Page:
Friday, March 16, 2007


Giuliani Law Firm Lobbies in Texas for Chavez-Controlled Citgo

By Henry Goldman and Jonathan D. Salant

March 14 (Bloomberg) -- Rudolph Giuliani's law firm lobbies for Citgo Petroleum Corp., a unit of the state-owned oil company controlled by Venezuelan President Hugo Chavez, the U.S.'s chief antagonist in the Western Hemisphere.

Bracewell & Giuliani LLP registered to lobby for Citgo in Texas on April 26, 2005, less than a month after the former New York mayor joined the firm and became a name partner, state records show. Citgo renewed the contract in 2006 and 2007 and pays the firm $5,000 a month to track legislation. Giuliani doesn't lobby, the firm says.

The law firm's representation of Citgo comes as Chavez's relations with the U.S. have grown increasingly hostile. He has called President George W. Bush a ``devil'' and a ``madman'' and staged a mass, anti-American rally in Buenos Aires during Bush's trip to Latin America, which ends today.

Patrick Oxford, a managing partner at Bracewell & Giuliani, said Giuliani, a Republican presidential hopeful, has no dealings with the Venezuelan-owned oil company. ``He has not seen hide nor hair of Citgo,'' Oxford said.

Giuliani's presidential-exploratory committee released a statement that didn't address written questions asking whether he knew his firm did business with Houston-based Citgo and whether he considered it appropriate. The e-mailed statement discussed his views toward Chavez and energy policy.

``Mayor Giuliani has been clear and consistent -- Hugo Chavez is no friend of the United States,'' campaign spokeswoman Katie Levinson said in the statement. ``Chief among the reasons Chavez has so much influence around the world is our ongoing dependence on foreign oil.''

No Disclosure

Giuliani, 62, has been active in business since leaving office at the end of 2001, making speeches, running a security- consulting company and an investment bank, and joining the Houston-based law firm. He hasn't yet had to file public disclosures of his client lists, income or holdings.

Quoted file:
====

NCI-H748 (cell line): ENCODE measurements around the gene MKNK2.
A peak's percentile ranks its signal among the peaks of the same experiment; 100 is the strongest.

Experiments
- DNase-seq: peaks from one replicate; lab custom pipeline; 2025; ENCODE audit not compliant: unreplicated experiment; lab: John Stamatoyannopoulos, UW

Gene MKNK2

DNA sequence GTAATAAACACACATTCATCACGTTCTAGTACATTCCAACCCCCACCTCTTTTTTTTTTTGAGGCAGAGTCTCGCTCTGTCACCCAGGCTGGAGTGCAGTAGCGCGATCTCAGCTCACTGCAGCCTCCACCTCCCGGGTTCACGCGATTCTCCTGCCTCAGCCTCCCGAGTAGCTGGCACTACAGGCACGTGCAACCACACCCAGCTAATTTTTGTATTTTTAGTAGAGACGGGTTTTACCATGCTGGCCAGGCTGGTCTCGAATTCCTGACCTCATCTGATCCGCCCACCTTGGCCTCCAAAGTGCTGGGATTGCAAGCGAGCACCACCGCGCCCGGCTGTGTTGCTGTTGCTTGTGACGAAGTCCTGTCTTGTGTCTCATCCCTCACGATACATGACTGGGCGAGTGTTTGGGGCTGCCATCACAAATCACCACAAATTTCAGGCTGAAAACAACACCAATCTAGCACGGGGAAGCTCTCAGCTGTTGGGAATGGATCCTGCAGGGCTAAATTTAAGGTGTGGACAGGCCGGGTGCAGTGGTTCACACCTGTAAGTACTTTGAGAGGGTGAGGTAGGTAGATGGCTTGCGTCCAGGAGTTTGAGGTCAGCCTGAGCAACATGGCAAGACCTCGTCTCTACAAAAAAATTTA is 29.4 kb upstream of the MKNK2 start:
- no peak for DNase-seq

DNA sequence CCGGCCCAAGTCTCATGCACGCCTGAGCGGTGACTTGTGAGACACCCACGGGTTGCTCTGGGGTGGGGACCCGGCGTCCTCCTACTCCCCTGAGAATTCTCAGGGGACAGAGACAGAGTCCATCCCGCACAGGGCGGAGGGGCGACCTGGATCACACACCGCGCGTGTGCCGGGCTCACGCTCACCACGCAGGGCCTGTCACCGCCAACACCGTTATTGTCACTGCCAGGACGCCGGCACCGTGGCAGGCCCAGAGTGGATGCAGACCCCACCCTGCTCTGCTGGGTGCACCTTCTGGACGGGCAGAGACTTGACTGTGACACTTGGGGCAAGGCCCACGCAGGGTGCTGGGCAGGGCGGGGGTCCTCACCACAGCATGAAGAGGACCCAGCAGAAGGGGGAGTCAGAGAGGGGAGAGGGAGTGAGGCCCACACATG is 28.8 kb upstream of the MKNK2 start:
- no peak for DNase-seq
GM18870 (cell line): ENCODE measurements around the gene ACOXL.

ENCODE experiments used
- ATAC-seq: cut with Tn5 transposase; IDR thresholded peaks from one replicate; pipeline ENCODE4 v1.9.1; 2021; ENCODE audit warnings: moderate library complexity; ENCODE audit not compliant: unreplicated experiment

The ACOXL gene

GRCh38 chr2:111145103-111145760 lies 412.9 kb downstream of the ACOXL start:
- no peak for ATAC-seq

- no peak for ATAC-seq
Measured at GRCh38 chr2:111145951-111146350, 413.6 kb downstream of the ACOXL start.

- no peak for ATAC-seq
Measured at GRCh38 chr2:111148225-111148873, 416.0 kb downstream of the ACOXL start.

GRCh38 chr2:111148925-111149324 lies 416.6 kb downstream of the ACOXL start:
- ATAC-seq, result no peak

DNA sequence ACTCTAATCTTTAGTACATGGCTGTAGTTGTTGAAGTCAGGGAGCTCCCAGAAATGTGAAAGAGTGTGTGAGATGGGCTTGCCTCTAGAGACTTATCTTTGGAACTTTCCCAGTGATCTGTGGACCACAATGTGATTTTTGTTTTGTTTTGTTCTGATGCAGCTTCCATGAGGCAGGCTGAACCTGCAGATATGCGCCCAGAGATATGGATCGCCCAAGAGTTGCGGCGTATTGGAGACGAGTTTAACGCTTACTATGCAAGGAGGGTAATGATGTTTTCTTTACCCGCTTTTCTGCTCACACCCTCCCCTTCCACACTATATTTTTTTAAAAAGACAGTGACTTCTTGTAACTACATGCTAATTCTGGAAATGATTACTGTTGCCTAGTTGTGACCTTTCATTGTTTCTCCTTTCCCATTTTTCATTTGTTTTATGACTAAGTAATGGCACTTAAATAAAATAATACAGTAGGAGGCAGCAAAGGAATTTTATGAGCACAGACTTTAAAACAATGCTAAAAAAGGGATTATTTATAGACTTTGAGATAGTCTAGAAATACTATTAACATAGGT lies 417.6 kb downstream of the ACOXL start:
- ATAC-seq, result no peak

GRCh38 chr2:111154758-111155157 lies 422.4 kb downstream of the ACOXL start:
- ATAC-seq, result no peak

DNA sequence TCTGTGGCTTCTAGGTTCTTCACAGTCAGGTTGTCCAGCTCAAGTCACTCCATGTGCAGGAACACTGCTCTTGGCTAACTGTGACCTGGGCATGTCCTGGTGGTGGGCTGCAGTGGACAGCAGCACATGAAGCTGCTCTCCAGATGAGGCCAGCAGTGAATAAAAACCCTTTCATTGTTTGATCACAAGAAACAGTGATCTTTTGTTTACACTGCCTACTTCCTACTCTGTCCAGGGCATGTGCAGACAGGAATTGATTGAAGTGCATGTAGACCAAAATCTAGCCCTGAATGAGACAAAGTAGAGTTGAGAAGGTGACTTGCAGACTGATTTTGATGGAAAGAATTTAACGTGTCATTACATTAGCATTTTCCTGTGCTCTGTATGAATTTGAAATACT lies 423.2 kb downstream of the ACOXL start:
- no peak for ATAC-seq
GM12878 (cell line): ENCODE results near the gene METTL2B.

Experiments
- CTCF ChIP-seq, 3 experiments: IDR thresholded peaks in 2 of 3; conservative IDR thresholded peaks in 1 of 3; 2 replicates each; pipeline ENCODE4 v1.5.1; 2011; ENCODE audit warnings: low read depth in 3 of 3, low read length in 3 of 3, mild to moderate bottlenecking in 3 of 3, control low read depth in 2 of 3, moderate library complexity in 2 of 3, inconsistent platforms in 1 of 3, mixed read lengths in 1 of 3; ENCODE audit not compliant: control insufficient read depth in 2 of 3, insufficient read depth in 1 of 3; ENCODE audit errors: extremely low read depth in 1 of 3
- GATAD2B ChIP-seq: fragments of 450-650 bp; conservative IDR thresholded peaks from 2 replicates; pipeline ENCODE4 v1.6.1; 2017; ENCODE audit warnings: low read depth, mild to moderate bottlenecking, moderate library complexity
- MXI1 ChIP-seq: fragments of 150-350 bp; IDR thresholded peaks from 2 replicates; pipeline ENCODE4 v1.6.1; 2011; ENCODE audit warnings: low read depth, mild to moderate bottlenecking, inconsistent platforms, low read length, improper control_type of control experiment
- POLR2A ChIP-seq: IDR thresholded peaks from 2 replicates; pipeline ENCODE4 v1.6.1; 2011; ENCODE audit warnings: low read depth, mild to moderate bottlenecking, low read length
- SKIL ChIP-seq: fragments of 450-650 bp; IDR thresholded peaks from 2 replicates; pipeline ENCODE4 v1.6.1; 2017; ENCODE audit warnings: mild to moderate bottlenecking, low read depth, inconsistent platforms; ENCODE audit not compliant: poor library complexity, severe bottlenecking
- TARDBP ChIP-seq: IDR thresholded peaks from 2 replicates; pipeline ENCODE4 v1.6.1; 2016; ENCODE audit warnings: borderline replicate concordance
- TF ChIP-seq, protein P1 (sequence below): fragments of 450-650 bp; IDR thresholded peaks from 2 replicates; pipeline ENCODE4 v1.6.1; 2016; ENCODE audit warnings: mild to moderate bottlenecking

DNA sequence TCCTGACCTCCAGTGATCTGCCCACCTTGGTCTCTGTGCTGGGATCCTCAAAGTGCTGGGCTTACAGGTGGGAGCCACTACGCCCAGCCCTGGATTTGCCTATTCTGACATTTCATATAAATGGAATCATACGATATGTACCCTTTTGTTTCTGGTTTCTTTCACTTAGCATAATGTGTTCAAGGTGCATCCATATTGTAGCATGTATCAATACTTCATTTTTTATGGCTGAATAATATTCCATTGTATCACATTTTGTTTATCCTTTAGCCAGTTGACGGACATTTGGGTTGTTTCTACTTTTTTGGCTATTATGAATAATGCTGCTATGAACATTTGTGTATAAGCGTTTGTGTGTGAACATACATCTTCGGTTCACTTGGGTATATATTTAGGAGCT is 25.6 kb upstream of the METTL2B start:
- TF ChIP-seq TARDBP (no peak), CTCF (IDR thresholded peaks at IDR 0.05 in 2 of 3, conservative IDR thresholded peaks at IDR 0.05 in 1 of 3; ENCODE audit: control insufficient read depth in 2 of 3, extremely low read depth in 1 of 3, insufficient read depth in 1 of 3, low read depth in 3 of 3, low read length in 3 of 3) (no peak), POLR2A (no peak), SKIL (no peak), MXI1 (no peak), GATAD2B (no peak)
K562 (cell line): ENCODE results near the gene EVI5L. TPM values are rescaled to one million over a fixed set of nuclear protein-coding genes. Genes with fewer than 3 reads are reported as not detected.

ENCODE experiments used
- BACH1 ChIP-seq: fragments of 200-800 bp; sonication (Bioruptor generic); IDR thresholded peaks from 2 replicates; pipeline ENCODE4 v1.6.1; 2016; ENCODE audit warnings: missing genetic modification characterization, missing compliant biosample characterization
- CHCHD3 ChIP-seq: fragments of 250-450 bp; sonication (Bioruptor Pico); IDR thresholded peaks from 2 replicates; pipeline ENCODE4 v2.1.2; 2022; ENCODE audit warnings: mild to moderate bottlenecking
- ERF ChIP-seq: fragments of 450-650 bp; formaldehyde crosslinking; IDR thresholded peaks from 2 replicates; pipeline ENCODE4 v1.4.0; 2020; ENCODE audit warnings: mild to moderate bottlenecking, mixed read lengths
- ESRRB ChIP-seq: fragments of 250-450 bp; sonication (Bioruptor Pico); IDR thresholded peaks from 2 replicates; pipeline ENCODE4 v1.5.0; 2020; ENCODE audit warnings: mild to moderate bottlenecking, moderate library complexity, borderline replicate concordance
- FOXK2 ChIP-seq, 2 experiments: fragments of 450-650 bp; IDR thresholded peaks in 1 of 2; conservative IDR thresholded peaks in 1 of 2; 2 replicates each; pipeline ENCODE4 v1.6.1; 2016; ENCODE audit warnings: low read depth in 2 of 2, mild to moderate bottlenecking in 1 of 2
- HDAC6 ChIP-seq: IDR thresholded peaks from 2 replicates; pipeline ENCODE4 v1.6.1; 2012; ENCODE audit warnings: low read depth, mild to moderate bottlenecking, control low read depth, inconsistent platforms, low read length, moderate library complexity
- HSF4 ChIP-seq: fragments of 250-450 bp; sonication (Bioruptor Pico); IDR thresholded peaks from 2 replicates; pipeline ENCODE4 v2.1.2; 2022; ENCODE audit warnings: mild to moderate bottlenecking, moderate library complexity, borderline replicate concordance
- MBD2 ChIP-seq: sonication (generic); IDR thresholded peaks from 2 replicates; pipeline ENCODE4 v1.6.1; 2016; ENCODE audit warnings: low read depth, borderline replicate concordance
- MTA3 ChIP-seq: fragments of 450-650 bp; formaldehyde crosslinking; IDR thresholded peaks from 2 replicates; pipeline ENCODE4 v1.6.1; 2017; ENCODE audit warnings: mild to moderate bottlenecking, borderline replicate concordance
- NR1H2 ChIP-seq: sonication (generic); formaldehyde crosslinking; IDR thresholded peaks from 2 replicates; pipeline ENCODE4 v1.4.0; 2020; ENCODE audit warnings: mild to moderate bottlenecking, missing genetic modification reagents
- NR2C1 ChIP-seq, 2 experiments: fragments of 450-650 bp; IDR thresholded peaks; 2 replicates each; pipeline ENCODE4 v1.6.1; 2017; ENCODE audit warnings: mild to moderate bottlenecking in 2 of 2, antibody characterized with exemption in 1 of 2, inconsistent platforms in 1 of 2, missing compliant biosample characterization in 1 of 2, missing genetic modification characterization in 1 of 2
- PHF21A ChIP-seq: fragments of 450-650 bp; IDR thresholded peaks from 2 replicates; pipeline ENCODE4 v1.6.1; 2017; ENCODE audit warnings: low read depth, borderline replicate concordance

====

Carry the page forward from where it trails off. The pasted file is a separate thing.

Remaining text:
The U.S. State Department said in May that Venezuela was ``not fully cooperating with counter-terrorism efforts,'' and the U.S. government banned arms sales to the country.

Citgo has been fully owned by Venezuela's national oil company, Petroleos de Venezuela SA (PDVSA), since 1990. Chavez, 52, who earlier this year won the authority to supersede the Venezuelan legislature, has the power to appoint and fire PDVSA's top executives and set policy for the company.

Paying Dividends

Citgo spokesman David McCollum said PDVSA supplies Citgo with crude oil to refine and sell. ``We do pay dividends to them as any subsidiary does to its parent company,'' he said.

Venezuela is the third-largest oil producer in OPEC.

Texas Ethics Commission filings show Citgo paid Bracewell & Giuliani between $75,000 and $150,000 in 2005-06 and will pay an additional $50,000 to $100,000 this year. The firm monitors such issues as environmental regulation and taxes, Oxford said.

Bracewell & Patterson, the predecessor firm to Bracewell & Giuliani, did legal work for PDVSA in the 1990s, before Chavez came to power, and for Citgo before Giuliani arrived in 2005, Oxford said.

Oxford called Citgo ``an old-time U.S. company,'' saying it pays U.S. taxes and employs 5,000 people in the U.S., mainly in Texas.

In September, 7-Eleven Inc., which once owned Citgo, dropped the oil company as its gasoline supplier, citing in part Chavez's hostile rhetoric toward the U.S.

Building an Image

The law firm's association with a Venezuelan company may affect Giuliani's image, which was burnished by his role in coordinating New York's response after the 2001 terrorist attacks, said Linda Fowler, a professor of government at Dartmouth College in Hanover, New Hampshire.

The question, Fowler said, ``is how Rudy reconciles his heroic role as mayor of a devastated New York with the less appealing image of the corporate shill.''

Giuliani forged his post-Sept. 11 persona with such acts as rejecting a $10 million contribution for disaster relief from Saudi Prince Alwaleed Bin Talal Bin Abdul Aziz, after the prince said the U.S. should ``adopt a more balanced stand toward the Palestinian cause.''

A Richmond Times-Dispatch editorial last month contrasted Giuliani's gesture with former U.S. Representative Joseph Kennedy II -- son of the late U.S. Senator Robert Kennedy and president of the nonprofit Citizens Energy Corp. Kennedy has appeared in television commercials thanking Venezuela for providing discounted oil to heat homes of low-income U.S. residents.

The Feb. 15 editorial reminded readers that Giuliani ``scorned money he considered tainted.''

To contact the reporters on this story: Henry Goldman in New York at ; Jonathan D. Salant in Washington at .

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